In which Bond and Moneypenny leave Peru 1826 and arrange to meet at Salon Canning
And that is how both Moneypenny and I came to be trapped for a night at Peru 1826 - me in Sabrina’s ageing arms; and Moneypenny in the visceral clutches of Jay.
Fortunately, at 2 am Dr Richard Alvarez was called upon to sing, not a moment too late, and certainly not for the faint hearted, yet one that provided cover for our escape. Dancing the last tanda of Osvaldo Fresedo I whispered into Moneypenny’s ear “Marble entrance hall - 5 minutes”.
She was waiting there when I arrived, half hidden beneath an archway. Racing swiftly across the vestibule, pressing the door release, we exited via the courtyard, through the wrought iron gates and into the street. Within seconds I hailed a passing radio cab and we were away down Peru, through a sleepy San Telmo towards the city, bearing left into Roque Saenez Pena (Diagonal Norte) and out on 9 de Julio towards Recoleta.
Moneypenny appeared pensive but silent in the cool dawn breeze that entered from the open cab window. “We will talk about it later, old girl”, I said, to which she replied, “Right, Mr Bond, have it your own way, but we must talk soon. I need to understand. I need to know. Salon Canning tonight...I’ll see you there, old man”.
Salon Canning is in Av Raul Scalabrini Ortiz in the heart of Palermo, Buenos Aires’ leafy suburb where the smart young set tends to live. Canning, as it is abreviated, is one of my regular haunts - a milonga at which I can meet other regular milongueros and dance with their wives. Unlike La Viruta at Asociacion Cultural Armenia - at Canning I do not have to cope with the hordes of tourists, their salsas and rock-and-roll.
Nancy, my regular waitress smiles as I enter and leads me to my reserved table, central to the pista, but set back one row - for it is not my style to join the egos on the front row. “Nice to see you Señor Bond”, she adds as she takes my order for sparkling water and champagne. “Nancy, lovely to see you too, you’re looking great tonight”, I reply, to which she blushes, as always.
I wear my dance shoes from the taxi to the milonga, for there is nothing worse than seeing dancers change shoes by the pista. From my table I glance around me, looking to identify friends, especially those that dance with skill. By the time Nancy has released the champagne cork, poured a glass and returned the bottle into an ice bucket, I already have planned in my mind my initial tandas. Orlando is guest DJ tonight, so the next tanda will be Rodolfo Biagi, followed by Miguel Caló, Francisco Canaro, Angel D' Agostino, Alfredo De Angelis, Pedro Laurenz, and Ricardo Tanturi. I will cabeceo the elderly milonguera Hilda for the Biagi, for that is what I always do, and what she will expect.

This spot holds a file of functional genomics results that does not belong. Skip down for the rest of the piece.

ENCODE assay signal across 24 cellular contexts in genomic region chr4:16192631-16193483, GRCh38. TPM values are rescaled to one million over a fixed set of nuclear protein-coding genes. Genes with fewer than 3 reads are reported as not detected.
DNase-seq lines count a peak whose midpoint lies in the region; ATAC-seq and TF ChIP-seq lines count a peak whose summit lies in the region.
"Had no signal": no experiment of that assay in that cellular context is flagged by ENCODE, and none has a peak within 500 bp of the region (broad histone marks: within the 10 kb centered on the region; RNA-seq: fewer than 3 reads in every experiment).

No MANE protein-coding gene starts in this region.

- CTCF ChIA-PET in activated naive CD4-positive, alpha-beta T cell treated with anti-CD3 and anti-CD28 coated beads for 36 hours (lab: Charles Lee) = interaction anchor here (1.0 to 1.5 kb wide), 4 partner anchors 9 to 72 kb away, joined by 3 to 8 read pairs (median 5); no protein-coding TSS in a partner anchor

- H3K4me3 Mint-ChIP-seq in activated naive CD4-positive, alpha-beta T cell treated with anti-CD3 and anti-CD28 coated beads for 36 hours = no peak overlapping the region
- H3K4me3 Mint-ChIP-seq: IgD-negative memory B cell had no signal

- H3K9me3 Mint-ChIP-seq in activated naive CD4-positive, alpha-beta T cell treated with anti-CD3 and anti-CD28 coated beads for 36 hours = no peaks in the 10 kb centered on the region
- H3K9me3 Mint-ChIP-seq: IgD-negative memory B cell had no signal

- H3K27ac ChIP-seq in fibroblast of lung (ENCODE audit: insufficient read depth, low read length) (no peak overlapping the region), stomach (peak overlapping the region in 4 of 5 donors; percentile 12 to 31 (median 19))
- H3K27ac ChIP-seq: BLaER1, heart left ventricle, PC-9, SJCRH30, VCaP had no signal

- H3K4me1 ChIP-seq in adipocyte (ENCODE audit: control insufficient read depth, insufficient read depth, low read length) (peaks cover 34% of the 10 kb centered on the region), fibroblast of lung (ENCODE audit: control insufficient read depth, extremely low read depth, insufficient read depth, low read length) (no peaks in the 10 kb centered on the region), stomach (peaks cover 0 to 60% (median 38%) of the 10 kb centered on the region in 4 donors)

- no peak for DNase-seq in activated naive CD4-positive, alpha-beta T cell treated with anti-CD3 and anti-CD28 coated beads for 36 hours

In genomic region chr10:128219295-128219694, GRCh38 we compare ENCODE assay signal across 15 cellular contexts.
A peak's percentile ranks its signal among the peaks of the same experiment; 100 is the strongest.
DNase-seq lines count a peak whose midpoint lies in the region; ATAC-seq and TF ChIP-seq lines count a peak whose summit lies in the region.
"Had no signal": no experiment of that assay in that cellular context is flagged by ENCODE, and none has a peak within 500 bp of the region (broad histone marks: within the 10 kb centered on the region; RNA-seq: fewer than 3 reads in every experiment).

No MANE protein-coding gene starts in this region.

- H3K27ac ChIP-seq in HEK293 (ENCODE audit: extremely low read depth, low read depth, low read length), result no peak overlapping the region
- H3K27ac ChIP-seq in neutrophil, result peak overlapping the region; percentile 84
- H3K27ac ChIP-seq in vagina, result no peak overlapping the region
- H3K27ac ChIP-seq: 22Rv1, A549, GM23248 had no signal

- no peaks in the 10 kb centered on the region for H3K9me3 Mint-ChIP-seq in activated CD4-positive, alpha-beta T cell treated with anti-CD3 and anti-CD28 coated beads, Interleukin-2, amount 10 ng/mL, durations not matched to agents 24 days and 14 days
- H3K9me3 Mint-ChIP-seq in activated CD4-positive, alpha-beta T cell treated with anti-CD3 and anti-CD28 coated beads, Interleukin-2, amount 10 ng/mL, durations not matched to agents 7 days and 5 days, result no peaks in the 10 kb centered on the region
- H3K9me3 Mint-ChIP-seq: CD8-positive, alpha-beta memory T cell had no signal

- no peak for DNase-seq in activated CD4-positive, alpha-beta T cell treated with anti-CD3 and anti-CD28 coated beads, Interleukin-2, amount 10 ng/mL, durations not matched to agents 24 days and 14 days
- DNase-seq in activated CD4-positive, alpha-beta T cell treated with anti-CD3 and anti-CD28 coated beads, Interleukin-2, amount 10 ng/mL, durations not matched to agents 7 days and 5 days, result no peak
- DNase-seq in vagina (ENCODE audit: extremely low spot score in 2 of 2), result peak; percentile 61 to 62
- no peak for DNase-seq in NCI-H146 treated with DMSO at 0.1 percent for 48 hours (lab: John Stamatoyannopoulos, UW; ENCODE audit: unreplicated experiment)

Out of the corner of my eye I notice a slight figure walking briskly towards my table. “Bond, you are here already?”, she gushes. “Moneypenny, I thought you wouldn’t arrive until midnight?”, I reply feigning surprise. Why am I not surprised that she would be here from the outset?
‘Ahora no me Conoces’ rings out from the speakers suspended from the ceiling. I am too late to catch Hilda’s eye, and Moneypenny tips her pale face to one side, smiles and twirls her right forefinger. Is she is cabeceoing me? I reply with a mirada, reversing the codigo in which only the leader uses the cabeceo. Not that it matters with Moneypenny - I suspect she can barely spell the words ‘cabeceo and mirada’, let alone understand their cultural significance to the milonga. Perhaps, sometime I should sit down and educate her on the topic?
Biagi is perfect for a first tanda - it gets blood circulating and energy levels rising with its staccato beat. The floor is open, so we just walk with a long stride that extends Moneypenny’s reach, her hips moving to open with each step making our difference in height inconsequential.
The milongueros at tables along the edge of the pista look up from their conversations to admire her youthful walk and and the sway of her hips. The milongueras shift their critical stare from her dainty feet and Comme il Faut shoes to her body hugging dress and translucent shoulders.
Within the embrace I simply feel her softness and the flexibility of her movement, her simultaneous response to my lead, and warm breath on my neck. We dance the four songs of the tanda, for that is the codigo, after which I lead her to the side of the floor, as is the tradition.
“Bond, tonight do you mind if I sit at your table?”, she blurts.”We still have to have that talk, remember?”.
Intrigued to know what she has to say, and knowing of the gossip that will follow when Canning sees a new young woman at my table, I reply, “Yes, most certainly, Moneypenny, it will be my pleasure”, and escort her across an empty pista to the enquiring looks of the Canning crowd
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